1280MHz Video System

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This document contains information about the BestOfferBuy 1280 MHz "700mW" wireless transmitter/receiver, and my modifications to this system.

Video transmitter and camera.


The BestOfferBuy 1280 MHz video system includes a 700mW (advertised) video transmitter, video receiver, two power adapters, two 1280 MHz antennas, and connecting cables. The transmitter weighs 59.9g with case, and 14.8g after de-casing and adding a wire harness/smaller SMA connector.


Skew Planar Wheel



The crosshair is a ~10dBi circularly polarized antenna consisting of two L-shaped pieces of wire on the center conductor and ground, 1/4 wavelength above a ground plane. Build instructions for this antenna can be found here. The dimensions used in the build are found in this post.


1280 MHz Cavity Filter

This filter was designed as a microwave filter project during EE-455 at Cal Poly. The filter is a single rectangular cavity filter, tuned for critical coupling and minimum insertion loss at the target frequency (1280 MHz), for use as a post-antenna pre-LNA filter to reduce the powers of cellular and land radio band interferers. A plot of the filter's insertion loss is shown below. The filter has a minimum 19dB rejection at the <1 GHz cellular bands, and a minimum 31.8dB rejection at the >1.7 GHz cellular bands.

Insertion loss and match of the 1280 MHz cavity filter.


Transmitter Testing

The output power and current draw was measured over the range of 10.2-12.6V at a fixed frequency of 1280 MHz (Channel F). Below is a table of output power, bandwidth, and current draw (of both camera + transmitter) vs. input voltage. The bandwidths at these voltages were measured using an Agilent N9000A Signal Analyzer according to the FCC's definition of bandwidth as stated in CFR Title 47, Part 97.3.[1]

Voltage (V) Current (A) Power (dBm) 26dB Bandwidth (MHz)
10.2 0.29 22.5 2.34
10.8 0.30 23.8 2.41
11.4 0.32 25.1 2.33
12.0 0.34 26.1 2.37
12.6 0.36 26.8 2.24

The power at each output frequency was measured (with an input voltage of 12.6V) and is listed below.

Channel Frequency (MHz) Power (dBm)
1 993 27.7
2 1023 28.6
3 1053 28.3
4 1061 28.2
5 1083 27.9
6 1101 27.7
7 1120 27.0
8 1141 26.8
9 1161 26.8
A 1180 26.7
B 1200 26.6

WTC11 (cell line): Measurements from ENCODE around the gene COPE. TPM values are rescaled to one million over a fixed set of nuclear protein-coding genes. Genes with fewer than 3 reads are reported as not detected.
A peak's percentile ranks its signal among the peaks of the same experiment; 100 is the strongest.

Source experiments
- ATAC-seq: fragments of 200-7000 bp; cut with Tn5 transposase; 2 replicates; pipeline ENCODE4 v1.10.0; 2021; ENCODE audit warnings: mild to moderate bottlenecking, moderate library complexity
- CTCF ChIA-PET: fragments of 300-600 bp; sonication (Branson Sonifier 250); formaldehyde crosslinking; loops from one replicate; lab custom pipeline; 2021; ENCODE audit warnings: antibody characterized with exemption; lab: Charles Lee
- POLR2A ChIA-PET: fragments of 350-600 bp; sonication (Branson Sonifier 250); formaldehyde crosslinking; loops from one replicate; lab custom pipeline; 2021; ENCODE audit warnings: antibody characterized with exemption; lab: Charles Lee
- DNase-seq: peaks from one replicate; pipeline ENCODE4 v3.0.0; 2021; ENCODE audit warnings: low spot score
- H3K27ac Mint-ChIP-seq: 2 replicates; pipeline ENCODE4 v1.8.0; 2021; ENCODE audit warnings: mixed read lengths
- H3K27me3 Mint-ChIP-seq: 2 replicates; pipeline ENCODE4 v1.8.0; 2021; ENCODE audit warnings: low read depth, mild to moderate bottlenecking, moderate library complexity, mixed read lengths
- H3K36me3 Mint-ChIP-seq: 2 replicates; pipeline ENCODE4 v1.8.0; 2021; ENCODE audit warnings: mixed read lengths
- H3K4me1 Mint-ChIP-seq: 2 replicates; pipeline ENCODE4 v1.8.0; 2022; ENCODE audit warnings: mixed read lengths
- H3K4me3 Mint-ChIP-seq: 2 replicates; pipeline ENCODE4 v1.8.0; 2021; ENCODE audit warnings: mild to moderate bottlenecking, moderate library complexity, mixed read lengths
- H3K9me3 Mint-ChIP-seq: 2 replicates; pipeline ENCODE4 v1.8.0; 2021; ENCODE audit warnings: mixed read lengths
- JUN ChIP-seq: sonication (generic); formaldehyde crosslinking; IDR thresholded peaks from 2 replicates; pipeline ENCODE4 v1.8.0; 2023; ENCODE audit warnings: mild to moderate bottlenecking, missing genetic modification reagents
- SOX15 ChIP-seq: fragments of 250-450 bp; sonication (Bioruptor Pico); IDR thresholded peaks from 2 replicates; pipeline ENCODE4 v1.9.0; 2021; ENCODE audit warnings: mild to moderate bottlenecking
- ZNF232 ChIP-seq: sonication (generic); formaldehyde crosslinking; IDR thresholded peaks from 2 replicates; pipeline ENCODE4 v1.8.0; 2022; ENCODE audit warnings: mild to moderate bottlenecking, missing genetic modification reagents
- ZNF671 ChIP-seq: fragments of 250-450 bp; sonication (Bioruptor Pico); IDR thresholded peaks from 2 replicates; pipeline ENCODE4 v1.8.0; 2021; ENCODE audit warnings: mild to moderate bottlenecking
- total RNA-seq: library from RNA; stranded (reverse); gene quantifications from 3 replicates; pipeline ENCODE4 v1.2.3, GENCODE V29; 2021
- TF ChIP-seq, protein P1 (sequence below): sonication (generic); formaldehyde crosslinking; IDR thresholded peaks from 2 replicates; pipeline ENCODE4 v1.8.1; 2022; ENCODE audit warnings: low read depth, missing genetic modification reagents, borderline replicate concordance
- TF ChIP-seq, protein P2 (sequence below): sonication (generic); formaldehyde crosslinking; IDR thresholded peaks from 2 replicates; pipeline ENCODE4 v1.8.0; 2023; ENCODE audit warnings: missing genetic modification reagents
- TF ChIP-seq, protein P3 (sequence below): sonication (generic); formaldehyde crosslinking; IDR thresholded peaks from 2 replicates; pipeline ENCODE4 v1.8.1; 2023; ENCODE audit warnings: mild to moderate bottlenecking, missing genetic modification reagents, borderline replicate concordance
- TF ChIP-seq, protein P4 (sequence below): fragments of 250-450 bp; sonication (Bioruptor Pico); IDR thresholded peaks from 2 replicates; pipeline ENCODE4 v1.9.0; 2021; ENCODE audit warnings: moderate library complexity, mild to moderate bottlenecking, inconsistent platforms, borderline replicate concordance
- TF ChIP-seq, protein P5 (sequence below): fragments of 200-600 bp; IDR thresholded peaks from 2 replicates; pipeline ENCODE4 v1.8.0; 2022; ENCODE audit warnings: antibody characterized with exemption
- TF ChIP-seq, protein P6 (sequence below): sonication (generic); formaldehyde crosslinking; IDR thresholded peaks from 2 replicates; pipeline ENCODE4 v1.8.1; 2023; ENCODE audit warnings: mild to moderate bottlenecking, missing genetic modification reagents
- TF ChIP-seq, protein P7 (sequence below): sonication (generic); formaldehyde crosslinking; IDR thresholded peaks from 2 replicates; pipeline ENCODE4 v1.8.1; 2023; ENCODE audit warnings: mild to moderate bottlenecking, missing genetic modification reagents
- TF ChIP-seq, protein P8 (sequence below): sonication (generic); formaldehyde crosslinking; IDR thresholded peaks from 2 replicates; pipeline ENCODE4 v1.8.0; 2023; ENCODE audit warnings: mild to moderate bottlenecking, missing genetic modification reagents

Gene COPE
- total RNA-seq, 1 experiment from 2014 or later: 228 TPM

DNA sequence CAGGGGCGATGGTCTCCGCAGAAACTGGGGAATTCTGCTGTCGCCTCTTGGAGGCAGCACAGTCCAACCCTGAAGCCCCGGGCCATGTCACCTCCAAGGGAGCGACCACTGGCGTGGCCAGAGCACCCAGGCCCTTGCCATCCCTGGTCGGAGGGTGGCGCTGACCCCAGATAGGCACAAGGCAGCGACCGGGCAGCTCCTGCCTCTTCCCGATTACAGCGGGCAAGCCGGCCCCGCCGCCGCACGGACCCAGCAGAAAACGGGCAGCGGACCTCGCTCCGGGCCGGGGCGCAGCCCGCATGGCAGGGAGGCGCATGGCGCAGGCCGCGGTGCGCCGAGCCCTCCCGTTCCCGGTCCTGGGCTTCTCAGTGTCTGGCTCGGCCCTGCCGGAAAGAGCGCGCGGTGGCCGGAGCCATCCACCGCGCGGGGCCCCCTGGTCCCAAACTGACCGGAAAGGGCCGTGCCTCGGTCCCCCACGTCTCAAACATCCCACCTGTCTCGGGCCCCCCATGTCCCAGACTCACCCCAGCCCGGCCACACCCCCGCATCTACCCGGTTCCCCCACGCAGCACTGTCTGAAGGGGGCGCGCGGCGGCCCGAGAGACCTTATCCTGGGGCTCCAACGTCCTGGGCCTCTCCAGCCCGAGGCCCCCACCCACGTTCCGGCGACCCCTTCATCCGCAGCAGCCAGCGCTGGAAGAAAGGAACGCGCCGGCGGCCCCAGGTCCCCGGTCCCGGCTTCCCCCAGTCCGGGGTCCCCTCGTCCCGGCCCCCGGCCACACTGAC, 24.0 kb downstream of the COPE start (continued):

C 1221 26.3
D 1241 26.1
E 1257 26.4
F 1280 26.8

It would be recommended to put a low pass filter on the transmitter output to reduce harmonics to below -40dBc, as the 2nd harmonic (2560 MHz) is close to the 2.45 GHz band used by RC equipment, and may desense 2.4 GHz receivers. A basic coax notch filter was built to reduce harmonics at these two frequencies.

Notch Filter

A 2.45/2.56 GHz notch filter was designed in Qucs to reduce spurious power from the transmitter and prevent desensing of the RC receiver. A photo of the constructed notch filter is shown in the image gallery. The schematic for the notch filter is shown below.

Notch filter schematic for S-parameter simulation in Qucs.

The filter was constructed from RG-316 coax and tuned manually on the Anritsu MS4622B VNA. The resulting performance is shown below, compared to the simulated response.

Resulting simulated and measured data (s21,s11 simulated; s43,s44 measured).

The results show that the real filter has greater loss at the pass frequency, and lower rejection, although these are variables of the filter's tuning, which was selected to have two notches, one for the 2.45 GHz band, and another at the 2nd harmonic of 2.56GHz. The filter shows a minimum 42.6dB rejection over the 2.45 GHz band.



The receiver is identical in design to the 900 MHz receiver and will have the 17 MHz SAW filter installed to improve the noise figure of the system.




  1. Federal Communications Commission, "Title 47, Part 97, Sec. 3 Definitions," Oct. 2011. Available: http://www.law.cornell.edu/cfr/text/47/97.3